Special MIG Seminars – Rafael Irizarry & Marylyn Ritchie – 14th February, 2018

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Andrew Siebel

asiebel@unimelb.edu.au

T: +61 3 8344 0707

Wednesday 14th February
10:30am-11:30am
FW Jones Theatre, Medical Building, The University of Melbourne

Rafael Irizarry

Department of Statistics, Harvard University & Dana–Farber Cancer Institute, US

Accounting for systematic bias in bulk and single cell RNA-Seq data

Abstract
In this talk I will demonstrate the presence of bias, systematic error and unwanted variability in next generation sequencing. I will show the substantial effects these have on downstream results and how they can lead to misleading biological conclusions. I will do this using data from the public repositories as well as our own. We will then describe some preliminary solutions to these problems.

Bio
Rafael

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11:30am-12:30pm
FW Jones Theatre, Medical Building, The University of Melbourne

Marylyn Ritchie

Department of Genetics, University of Pennsylvania, US
Director, Center for Translational Bioinformatics, Institute for Biomedical Informatics (IBI)

Exploring the relationship between the genome and the phenome

Abstract
Modern technology has enabled massive data generation; however, tools and software to work with these data in effective ways are limited. Genome science, in particular, has advanced at a tremendous pace during recent years with dramatic innovations in molecular data generation technology, data collection, and a paradigm shift from single lab science to large, collaborative network/consortia science.  Still, the techniques to analyze these data to extract maximal information have not kept pace.  Comprehensive collections of phenotypic data can be used in more integrated ways to better subset or stratify patients based on the totality of his or her health information.  Similar, the availability of multi-omics data continues to increase.  With the complexity of the networks of biological systems, the likelihood that every patient with a given disease has exactly the same underlying genetic architecture is unlikely. Success in understanding the architecture of complex traits will require a multi-pronged approach.   Through applying machine learning to the rich phenotypic data of the EHR, these data can be mined to identify new and interesting patterns of disease expression and relationships.  Machine learning strategies can also be used for meta-dimensional analysis of multiple omics datasets.  We have been exploring machine learning technologies for evaluating both the phenomic and genomic landscape to improve our understanding of complex traits.  These techniques show great promise for the future of precision medicine.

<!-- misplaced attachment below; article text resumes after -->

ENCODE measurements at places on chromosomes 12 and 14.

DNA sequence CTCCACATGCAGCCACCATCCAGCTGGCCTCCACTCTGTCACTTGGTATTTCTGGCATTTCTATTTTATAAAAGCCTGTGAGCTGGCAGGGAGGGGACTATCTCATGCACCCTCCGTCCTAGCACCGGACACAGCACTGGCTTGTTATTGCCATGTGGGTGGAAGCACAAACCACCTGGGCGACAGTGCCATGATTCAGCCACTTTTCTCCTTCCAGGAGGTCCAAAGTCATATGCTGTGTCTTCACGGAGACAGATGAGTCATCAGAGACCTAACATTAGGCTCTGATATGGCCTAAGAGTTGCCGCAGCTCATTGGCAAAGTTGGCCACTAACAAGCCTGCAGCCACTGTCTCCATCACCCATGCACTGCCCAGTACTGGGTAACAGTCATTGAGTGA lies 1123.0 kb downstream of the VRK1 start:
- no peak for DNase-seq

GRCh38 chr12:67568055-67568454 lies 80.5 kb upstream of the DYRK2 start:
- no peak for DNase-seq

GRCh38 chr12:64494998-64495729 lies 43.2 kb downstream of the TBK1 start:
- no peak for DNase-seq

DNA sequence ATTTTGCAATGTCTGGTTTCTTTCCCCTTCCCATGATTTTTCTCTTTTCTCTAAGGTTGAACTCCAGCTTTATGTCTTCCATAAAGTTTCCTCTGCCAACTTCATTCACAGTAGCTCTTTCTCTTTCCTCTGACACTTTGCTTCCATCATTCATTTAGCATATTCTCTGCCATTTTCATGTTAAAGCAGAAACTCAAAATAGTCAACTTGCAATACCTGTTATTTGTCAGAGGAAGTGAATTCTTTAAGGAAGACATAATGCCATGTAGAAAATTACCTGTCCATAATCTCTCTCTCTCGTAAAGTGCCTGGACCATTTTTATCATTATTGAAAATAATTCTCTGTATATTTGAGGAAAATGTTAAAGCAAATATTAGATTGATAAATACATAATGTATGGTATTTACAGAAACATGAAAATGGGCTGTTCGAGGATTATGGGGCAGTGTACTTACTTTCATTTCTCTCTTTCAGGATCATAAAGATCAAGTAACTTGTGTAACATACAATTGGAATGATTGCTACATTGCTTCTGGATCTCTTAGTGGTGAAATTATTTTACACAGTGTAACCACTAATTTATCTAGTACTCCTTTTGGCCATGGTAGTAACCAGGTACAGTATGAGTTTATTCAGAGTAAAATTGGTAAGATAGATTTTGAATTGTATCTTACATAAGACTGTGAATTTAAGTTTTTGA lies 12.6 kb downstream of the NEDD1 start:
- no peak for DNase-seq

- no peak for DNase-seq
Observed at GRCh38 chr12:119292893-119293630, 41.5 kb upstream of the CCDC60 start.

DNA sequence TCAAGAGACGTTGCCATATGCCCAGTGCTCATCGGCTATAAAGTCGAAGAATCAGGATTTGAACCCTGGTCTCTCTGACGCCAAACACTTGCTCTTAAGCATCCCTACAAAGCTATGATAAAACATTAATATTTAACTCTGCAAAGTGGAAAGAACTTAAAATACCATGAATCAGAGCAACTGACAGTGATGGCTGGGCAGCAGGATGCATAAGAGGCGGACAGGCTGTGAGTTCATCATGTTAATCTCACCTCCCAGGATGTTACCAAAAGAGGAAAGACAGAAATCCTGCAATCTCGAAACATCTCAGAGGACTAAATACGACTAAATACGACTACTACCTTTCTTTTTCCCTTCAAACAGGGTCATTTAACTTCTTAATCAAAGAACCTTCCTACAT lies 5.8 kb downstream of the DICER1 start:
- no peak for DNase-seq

Bio
Marylyn

Enquiries: Andrew Siebel (asiebel@unimelb.edu.au)